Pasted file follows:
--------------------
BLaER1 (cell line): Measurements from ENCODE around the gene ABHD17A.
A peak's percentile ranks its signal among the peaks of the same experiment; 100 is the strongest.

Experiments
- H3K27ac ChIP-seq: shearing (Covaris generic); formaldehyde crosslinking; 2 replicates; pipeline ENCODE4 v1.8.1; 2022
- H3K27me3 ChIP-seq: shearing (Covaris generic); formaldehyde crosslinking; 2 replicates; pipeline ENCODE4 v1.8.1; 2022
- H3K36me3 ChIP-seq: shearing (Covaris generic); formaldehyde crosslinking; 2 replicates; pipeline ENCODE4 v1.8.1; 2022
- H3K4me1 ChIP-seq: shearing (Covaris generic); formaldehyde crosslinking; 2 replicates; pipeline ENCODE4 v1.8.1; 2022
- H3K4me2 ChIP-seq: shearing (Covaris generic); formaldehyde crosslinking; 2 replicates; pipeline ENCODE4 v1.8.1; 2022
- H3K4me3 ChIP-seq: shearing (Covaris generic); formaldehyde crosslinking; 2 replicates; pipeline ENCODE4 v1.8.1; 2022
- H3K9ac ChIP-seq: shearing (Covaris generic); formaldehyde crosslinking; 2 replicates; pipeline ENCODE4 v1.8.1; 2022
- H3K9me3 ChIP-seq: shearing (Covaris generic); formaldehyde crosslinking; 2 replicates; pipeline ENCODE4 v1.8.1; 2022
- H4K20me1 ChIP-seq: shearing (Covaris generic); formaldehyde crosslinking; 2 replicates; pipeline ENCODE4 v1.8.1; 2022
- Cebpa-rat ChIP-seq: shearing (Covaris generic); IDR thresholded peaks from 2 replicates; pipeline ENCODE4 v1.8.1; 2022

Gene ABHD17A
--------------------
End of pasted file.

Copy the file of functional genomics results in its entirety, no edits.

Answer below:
BLaER1 (cell line): Measurements from ENCODE around the gene ABHD17A.
A peak's percentile ranks its signal among the peaks of the same experiment; 100 is the strongest.

Experiments
- H3K27ac ChIP-seq: shearing (Covaris generic); formaldehyde crosslinking; 2 replicates; pipeline ENCODE4 v1.8.1; 2022
- H3K27me3 ChIP-seq: shearing (Covaris generic); formaldehyde crosslinking; 2 replicates; pipeline ENCODE4 v1.8.1; 2022
- H3K36me3 ChIP-seq: shearing (Covaris generic); formaldehyde crosslinking; 2 replicates; pipeline ENCODE4 v1.8.1; 2022
- H3K4me1 ChIP-seq: shearing (Covaris generic); formaldehyde crosslinking; 2 replicates; pipeline ENCODE4 v1.8.1; 2022
- H3K4me2 ChIP-seq: shearing (Covaris generic); formaldehyde crosslinking; 2 replicates; pipeline ENCODE4 v1.8.1; 2022
- H3K4me3 ChIP-seq: shearing (Covaris generic); formaldehyde crosslinking; 2 replicates; pipeline ENCODE4 v1.8.1; 2022
- H3K9ac ChIP-seq: shearing (Covaris generic); formaldehyde crosslinking; 2 replicates; pipeline ENCODE4 v1.8.1; 2022
- H3K9me3 ChIP-seq: shearing (Covaris generic); formaldehyde crosslinking; 2 replicates; pipeline ENCODE4 v1.8.1; 2022
- H4K20me1 ChIP-seq: shearing (Covaris generic); formaldehyde crosslinking; 2 replicates; pipeline ENCODE4 v1.8.1; 2022
- Cebpa-rat ChIP-seq: shearing (Covaris generic); IDR thresholded peaks from 2 replicates; pipeline ENCODE4 v1.8.1; 2022

Gene ABHD17A